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Haters Gonna Bait: Internet Pounces on Trump's Crude Koi-Feeding Technique

© AP Photo / Andrew HarnikPresident Donald Trump and Japanese Prime Minister Shinzo Abe wave to members of the media after feeding fish at a koi pond at the Akasaka Palace, Monday, Nov. 6, 2017, in Tokyo.
President Donald Trump and Japanese Prime Minister Shinzo Abe wave to members of the media after feeding fish at a koi pond at the Akasaka Palace, Monday, Nov. 6, 2017, in Tokyo. - Sputnik International
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It's safe to say the internet holds an opinion on almost every topic known to mankind, so it shouldn't be surprising that netizens felt compelled to weigh in on US President Donald Trump's fish feeding skills.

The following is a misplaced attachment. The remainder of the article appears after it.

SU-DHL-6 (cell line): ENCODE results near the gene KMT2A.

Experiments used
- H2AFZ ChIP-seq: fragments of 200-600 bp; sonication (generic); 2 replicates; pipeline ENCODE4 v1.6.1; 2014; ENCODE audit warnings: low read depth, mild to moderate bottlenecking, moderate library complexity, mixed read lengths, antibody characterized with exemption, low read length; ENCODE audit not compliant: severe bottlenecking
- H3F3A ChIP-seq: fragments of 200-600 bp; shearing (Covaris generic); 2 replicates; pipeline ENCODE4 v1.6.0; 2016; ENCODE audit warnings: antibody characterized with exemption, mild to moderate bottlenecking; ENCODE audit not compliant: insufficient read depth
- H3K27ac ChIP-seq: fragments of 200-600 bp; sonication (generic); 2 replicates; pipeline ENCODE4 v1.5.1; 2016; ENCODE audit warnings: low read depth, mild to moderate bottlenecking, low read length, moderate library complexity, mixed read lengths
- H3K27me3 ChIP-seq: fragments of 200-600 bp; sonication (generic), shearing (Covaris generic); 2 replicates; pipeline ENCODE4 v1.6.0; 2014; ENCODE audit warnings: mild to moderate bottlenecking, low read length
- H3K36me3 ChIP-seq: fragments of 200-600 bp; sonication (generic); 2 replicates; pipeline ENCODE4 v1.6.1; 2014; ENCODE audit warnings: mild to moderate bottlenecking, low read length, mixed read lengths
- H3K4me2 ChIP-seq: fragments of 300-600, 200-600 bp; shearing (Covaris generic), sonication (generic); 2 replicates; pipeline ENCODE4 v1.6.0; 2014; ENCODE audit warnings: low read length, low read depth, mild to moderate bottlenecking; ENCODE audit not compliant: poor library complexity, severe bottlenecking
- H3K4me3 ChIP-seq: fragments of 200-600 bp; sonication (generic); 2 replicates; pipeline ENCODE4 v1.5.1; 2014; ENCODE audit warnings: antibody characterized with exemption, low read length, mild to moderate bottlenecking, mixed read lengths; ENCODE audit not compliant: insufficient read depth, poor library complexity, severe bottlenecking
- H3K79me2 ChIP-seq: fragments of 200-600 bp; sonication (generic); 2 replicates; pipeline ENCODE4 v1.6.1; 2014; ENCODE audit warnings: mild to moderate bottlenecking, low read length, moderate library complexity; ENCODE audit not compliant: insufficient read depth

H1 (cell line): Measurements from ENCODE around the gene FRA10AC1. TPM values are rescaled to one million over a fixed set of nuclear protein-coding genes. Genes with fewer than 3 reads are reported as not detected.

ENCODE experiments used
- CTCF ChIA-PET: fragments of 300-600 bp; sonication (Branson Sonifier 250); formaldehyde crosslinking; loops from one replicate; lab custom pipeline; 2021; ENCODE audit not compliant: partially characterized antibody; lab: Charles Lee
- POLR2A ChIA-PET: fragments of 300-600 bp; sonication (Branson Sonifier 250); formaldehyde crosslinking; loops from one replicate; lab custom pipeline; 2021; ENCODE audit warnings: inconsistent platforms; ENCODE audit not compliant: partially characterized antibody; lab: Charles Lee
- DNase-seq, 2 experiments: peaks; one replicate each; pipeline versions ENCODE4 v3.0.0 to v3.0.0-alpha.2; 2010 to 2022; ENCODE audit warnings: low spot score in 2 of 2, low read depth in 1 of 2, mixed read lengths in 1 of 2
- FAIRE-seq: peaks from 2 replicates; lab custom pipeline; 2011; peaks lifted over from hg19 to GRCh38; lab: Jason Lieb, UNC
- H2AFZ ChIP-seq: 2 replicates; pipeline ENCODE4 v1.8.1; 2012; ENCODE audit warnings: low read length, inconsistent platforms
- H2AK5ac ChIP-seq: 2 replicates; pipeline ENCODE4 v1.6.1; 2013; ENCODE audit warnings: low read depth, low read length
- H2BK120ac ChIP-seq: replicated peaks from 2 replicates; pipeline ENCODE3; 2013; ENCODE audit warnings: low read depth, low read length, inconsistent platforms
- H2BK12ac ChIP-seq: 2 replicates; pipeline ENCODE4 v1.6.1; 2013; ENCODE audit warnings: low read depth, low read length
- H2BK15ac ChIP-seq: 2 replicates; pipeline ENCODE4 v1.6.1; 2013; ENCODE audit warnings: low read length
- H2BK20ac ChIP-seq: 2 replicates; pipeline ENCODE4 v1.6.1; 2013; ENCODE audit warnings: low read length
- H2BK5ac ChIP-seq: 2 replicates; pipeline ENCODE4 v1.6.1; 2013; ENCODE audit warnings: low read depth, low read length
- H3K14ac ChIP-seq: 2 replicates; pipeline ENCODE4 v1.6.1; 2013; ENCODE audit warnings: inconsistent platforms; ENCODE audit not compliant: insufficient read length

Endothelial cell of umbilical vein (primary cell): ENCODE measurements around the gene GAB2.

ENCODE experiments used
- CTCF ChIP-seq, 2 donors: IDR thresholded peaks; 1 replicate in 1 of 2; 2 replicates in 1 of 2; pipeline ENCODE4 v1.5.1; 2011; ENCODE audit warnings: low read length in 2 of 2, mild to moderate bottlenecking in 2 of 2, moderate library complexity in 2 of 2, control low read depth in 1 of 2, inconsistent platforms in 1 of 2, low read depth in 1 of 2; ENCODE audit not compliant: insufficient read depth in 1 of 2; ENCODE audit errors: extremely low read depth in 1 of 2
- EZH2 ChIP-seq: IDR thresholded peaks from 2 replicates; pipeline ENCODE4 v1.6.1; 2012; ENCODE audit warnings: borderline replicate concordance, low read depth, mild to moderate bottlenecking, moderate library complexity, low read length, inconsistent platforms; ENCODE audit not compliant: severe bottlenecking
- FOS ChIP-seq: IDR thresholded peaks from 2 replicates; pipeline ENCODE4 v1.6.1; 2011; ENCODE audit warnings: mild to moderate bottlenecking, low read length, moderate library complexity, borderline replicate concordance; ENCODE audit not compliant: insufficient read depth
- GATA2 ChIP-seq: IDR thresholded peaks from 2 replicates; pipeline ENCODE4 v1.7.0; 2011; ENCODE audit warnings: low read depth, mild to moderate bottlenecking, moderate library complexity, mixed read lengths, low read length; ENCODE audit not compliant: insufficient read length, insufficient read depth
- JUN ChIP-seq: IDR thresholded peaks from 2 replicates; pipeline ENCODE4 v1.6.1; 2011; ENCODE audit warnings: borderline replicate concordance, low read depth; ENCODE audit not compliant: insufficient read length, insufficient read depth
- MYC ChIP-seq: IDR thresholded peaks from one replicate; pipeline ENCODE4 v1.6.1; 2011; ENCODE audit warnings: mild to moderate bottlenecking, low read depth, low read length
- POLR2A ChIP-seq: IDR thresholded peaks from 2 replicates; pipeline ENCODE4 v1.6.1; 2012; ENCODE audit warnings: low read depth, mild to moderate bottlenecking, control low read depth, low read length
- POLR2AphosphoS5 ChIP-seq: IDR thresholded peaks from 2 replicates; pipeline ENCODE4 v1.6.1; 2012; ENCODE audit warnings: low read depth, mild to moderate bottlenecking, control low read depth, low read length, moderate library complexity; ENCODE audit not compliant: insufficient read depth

Visiting the Akasaka Palace in Tokyo with Japanese Prime Minister Shinzo Abe, 45 was caught on camera dumping an entire box of fish food on a pond full of precious koi, and social media users weren't kind about his mistake.

​The photos spread like wildfire, triggering the Twitterati.

​Memes were even created to point out that Trump wasn't supposed to dump all that food onto the fish. (Who doesn't learn not to feed fish too much as a kid?)

​What seemed to escape the notice of many, however, was that Abe had done the same just seconds before. The difference was just that Abe spooned his fish contribution out gracefully; Trump just stuck out the wooden box containing the food and turned it over.

But presentation counts, and the internet's verdict was that former President Barack Obama fed fish better.

​Trump, currently on a 12-day trip to Asia, made landfall in Japan before heading on his merry way to South Korea, China, Vietnam and the Philippines.

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